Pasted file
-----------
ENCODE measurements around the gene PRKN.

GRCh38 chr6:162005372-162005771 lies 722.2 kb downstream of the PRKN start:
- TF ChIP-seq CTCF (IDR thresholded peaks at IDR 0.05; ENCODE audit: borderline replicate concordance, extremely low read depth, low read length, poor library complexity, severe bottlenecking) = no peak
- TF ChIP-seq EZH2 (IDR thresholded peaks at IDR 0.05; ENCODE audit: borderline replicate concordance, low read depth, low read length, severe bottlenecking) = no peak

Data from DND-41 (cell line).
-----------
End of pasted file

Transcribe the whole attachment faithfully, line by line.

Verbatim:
ENCODE measurements around the gene PRKN.

GRCh38 chr6:162005372-162005771 lies 722.2 kb downstream of the PRKN start:
- TF ChIP-seq CTCF (IDR thresholded peaks at IDR 0.05; ENCODE audit: borderline replicate concordance, extremely low read depth, low read length, poor library complexity, severe bottlenecking) = no peak
- TF ChIP-seq EZH2 (IDR thresholded peaks at IDR 0.05; ENCODE audit: borderline replicate concordance, low read depth, low read length, severe bottlenecking) = no peak

Data from DND-41 (cell line).